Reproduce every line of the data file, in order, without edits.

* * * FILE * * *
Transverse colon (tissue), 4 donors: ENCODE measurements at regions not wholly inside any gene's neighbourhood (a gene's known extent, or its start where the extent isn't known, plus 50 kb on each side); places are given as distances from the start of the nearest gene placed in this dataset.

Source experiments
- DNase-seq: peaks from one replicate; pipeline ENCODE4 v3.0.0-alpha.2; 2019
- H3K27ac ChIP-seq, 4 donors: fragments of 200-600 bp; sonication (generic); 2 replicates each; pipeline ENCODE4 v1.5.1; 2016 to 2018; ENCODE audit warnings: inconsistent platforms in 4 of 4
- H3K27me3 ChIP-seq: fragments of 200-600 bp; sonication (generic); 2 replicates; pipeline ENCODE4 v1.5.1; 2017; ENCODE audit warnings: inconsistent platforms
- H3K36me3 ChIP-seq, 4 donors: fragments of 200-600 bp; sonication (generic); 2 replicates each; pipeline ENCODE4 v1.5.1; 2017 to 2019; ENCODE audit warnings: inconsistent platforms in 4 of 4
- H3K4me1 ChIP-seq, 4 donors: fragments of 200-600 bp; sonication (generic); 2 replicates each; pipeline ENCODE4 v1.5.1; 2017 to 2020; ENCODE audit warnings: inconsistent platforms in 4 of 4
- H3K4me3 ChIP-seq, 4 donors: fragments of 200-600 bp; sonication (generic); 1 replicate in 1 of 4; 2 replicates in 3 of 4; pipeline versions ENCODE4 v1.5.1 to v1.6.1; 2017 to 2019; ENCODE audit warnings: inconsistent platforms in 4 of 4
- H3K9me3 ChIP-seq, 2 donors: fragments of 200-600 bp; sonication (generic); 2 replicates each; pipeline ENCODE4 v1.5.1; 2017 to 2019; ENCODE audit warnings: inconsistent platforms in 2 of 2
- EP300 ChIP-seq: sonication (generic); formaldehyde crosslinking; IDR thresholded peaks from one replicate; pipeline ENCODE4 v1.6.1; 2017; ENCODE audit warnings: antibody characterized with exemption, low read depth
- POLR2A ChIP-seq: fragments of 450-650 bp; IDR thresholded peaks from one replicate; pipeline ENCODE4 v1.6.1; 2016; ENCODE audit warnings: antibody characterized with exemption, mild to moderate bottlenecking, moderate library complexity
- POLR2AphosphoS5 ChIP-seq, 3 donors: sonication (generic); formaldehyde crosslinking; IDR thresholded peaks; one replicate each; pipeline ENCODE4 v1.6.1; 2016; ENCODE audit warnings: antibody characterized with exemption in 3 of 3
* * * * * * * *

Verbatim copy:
Transverse colon (tissue), 4 donors: ENCODE measurements at regions not wholly inside any gene's neighbourhood (a gene's known extent, or its start where the extent isn't known, plus 50 kb on each side); places are given as distances from the start of the nearest gene placed in this dataset.

Source experiments
- DNase-seq: peaks from one replicate; pipeline ENCODE4 v3.0.0-alpha.2; 2019
- H3K27ac ChIP-seq, 4 donors: fragments of 200-600 bp; sonication (generic); 2 replicates each; pipeline ENCODE4 v1.5.1; 2016 to 2018; ENCODE audit warnings: inconsistent platforms in 4 of 4
- H3K27me3 ChIP-seq: fragments of 200-600 bp; sonication (generic); 2 replicates; pipeline ENCODE4 v1.5.1; 2017; ENCODE audit warnings: inconsistent platforms
- H3K36me3 ChIP-seq, 4 donors: fragments of 200-600 bp; sonication (generic); 2 replicates each; pipeline ENCODE4 v1.5.1; 2017 to 2019; ENCODE audit warnings: inconsistent platforms in 4 of 4
- H3K4me1 ChIP-seq, 4 donors: fragments of 200-600 bp; sonication (generic); 2 replicates each; pipeline ENCODE4 v1.5.1; 2017 to 2020; ENCODE audit warnings: inconsistent platforms in 4 of 4
- H3K4me3 ChIP-seq, 4 donors: fragments of 200-600 bp; sonication (generic); 1 replicate in 1 of 4; 2 replicates in 3 of 4; pipeline versions ENCODE4 v1.5.1 to v1.6.1; 2017 to 2019; ENCODE audit warnings: inconsistent platforms in 4 of 4
- H3K9me3 ChIP-seq, 2 donors: fragments of 200-600 bp; sonication (generic); 2 replicates each; pipeline ENCODE4 v1.5.1; 2017 to 2019; ENCODE audit warnings: inconsistent platforms in 2 of 2
- EP300 ChIP-seq: sonication (generic); formaldehyde crosslinking; IDR thresholded peaks from one replicate; pipeline ENCODE4 v1.6.1; 2017; ENCODE audit warnings: antibody characterized with exemption, low read depth
- POLR2A ChIP-seq: fragments of 450-650 bp; IDR thresholded peaks from one replicate; pipeline ENCODE4 v1.6.1; 2016; ENCODE audit warnings: antibody characterized with exemption, mild to moderate bottlenecking, moderate library complexity
- POLR2AphosphoS5 ChIP-seq, 3 donors: sonication (generic); formaldehyde crosslinking; IDR thresholded peaks; one replicate each; pipeline ENCODE4 v1.6.1; 2016; ENCODE audit warnings: antibody characterized with exemption in 3 of 3